Study shows Uber’s to blame for declining ambulance usage rates

A study revealed Uber drivers could be in higher demand than ambulance drivers.
Image: Shutterstock / Glen Jones

When you’re in need of a ride to the hospital do you call 911 or order an Uber?

It may sound like a silly question, but a recent study revealed that ambulance usage is dropping in the United States, and researchers believe ride sharing services like Uber are to blame.

A research paper released on Wednesday, showed the findings of David Slusky, a Department of Economics professor at University of Kansas, and Dr. Leon Moskatel of Scripps Mercy Hospital’s Department of Medicine. The two compared ambulance usage rates in 766 U.S. cities both before and after Uber was introduced (between 2013 to 2015).

After reviewing all the data, the researchers concluded that Uber’s entry into cities reduced “per capital ambulance volume by at least seven percent.”

How? Well, while you can’t be sure your Uber will come with the luxury of trained medical professionals, Slusky and Moskatel noted that ambulances costs — which sometimes reach the thousands of dollars — are extremely unattractive and are likely a driving factor in seeking alternate transportation.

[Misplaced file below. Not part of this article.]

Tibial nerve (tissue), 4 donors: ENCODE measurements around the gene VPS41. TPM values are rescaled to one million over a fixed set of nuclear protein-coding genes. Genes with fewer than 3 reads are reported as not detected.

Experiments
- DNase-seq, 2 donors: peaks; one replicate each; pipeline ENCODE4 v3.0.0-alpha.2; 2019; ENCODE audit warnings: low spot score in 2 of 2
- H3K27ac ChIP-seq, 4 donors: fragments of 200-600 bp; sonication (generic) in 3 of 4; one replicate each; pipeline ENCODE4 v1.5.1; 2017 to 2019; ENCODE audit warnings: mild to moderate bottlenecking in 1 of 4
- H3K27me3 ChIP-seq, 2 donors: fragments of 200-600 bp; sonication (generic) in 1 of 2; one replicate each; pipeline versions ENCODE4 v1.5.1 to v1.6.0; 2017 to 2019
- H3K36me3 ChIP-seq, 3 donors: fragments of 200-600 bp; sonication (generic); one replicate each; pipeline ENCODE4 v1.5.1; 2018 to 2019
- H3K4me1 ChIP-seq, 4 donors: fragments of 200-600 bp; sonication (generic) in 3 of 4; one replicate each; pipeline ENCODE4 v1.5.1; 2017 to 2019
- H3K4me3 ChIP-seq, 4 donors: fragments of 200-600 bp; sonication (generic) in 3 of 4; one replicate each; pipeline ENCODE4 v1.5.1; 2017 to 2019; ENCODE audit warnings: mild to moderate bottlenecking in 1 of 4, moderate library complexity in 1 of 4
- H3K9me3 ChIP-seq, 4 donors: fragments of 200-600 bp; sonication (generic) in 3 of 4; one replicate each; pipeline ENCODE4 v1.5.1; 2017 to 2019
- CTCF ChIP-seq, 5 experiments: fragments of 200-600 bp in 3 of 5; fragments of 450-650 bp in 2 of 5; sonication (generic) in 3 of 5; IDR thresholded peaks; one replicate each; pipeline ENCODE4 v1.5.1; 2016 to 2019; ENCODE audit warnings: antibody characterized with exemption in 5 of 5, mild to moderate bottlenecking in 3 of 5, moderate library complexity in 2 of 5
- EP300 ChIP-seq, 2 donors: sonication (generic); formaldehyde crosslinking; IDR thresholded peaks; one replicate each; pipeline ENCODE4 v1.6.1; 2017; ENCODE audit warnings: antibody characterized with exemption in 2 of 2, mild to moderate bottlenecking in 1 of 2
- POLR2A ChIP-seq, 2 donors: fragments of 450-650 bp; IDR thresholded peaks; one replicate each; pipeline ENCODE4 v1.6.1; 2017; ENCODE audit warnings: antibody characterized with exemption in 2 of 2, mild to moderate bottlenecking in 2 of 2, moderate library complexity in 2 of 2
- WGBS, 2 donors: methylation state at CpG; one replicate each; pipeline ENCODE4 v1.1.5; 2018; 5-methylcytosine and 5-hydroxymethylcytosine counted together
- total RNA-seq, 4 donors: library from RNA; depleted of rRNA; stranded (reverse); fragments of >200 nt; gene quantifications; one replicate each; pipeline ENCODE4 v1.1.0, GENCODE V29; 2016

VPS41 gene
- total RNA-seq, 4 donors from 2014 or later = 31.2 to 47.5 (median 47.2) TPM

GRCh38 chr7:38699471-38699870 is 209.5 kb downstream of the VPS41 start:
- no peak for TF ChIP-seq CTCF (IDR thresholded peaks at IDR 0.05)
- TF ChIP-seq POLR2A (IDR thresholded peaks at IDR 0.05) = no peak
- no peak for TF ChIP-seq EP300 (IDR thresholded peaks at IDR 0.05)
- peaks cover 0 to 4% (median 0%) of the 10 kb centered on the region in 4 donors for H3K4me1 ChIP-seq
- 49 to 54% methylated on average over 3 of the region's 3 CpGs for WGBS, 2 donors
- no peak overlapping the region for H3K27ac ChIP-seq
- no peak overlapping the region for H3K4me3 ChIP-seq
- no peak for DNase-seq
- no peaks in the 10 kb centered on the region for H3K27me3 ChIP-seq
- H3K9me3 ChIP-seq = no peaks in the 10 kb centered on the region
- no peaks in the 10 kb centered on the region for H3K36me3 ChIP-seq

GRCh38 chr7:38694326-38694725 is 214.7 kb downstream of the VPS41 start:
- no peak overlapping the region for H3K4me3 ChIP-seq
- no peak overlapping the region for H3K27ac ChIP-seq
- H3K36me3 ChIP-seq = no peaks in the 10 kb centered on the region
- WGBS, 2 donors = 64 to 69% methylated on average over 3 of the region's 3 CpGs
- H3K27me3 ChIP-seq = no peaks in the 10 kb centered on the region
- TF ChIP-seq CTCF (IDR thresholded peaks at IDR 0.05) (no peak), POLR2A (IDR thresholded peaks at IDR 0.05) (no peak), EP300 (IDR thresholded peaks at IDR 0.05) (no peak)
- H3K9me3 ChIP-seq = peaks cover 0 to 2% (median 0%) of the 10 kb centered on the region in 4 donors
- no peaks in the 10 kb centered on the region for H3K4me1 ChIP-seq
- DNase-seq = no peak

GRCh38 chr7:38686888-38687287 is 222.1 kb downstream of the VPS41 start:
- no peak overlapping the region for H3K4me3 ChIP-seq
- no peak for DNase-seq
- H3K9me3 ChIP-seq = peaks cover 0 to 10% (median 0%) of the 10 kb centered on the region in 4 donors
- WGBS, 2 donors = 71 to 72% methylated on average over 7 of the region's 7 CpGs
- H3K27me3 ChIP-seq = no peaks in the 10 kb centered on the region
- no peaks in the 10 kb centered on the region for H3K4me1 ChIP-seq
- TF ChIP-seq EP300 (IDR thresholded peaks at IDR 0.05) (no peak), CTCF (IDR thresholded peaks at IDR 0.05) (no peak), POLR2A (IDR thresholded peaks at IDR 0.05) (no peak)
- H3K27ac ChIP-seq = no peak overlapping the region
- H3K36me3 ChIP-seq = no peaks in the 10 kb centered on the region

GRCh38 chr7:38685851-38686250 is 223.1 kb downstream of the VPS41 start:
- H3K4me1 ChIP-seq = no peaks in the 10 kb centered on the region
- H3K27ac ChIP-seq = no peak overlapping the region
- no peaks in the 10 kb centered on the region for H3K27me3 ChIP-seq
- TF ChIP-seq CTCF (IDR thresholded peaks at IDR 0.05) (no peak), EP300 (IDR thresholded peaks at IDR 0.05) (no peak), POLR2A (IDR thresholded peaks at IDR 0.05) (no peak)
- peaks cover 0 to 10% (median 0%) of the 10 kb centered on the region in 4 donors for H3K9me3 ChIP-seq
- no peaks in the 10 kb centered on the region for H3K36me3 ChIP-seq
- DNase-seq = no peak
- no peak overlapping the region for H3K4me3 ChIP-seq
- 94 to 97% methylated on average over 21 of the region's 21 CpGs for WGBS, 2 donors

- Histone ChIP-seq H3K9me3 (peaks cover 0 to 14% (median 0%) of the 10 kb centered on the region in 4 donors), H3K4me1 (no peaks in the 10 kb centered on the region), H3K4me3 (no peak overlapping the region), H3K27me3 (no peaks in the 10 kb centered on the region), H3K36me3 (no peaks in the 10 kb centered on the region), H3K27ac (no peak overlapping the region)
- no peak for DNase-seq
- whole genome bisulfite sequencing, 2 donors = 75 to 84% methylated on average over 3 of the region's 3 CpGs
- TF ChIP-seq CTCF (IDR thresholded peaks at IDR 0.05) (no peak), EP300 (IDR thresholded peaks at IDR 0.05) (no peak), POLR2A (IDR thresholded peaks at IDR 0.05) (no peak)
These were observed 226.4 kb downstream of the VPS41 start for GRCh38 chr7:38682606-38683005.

“They have to think about their health — and what it’s going to cost me,” Slusky told The Mercury News.

Ridesharing apps also give passengers the opportunity to select a hospital, rather than being taken to the closest one. And based on location to the driver when ordering a car, those requesting an Uber can sometimes experience a shorter wait time than they would for an ambulance.

“We’re grateful our service has helped people get to where they’re going when they need it the most,” an Uber spokesman told Mashable. 

“It’s important to note that Uber is not a substitute for law enforcement or medical professionals. In the event of any medical emergency, we always encourage people to call 911.”

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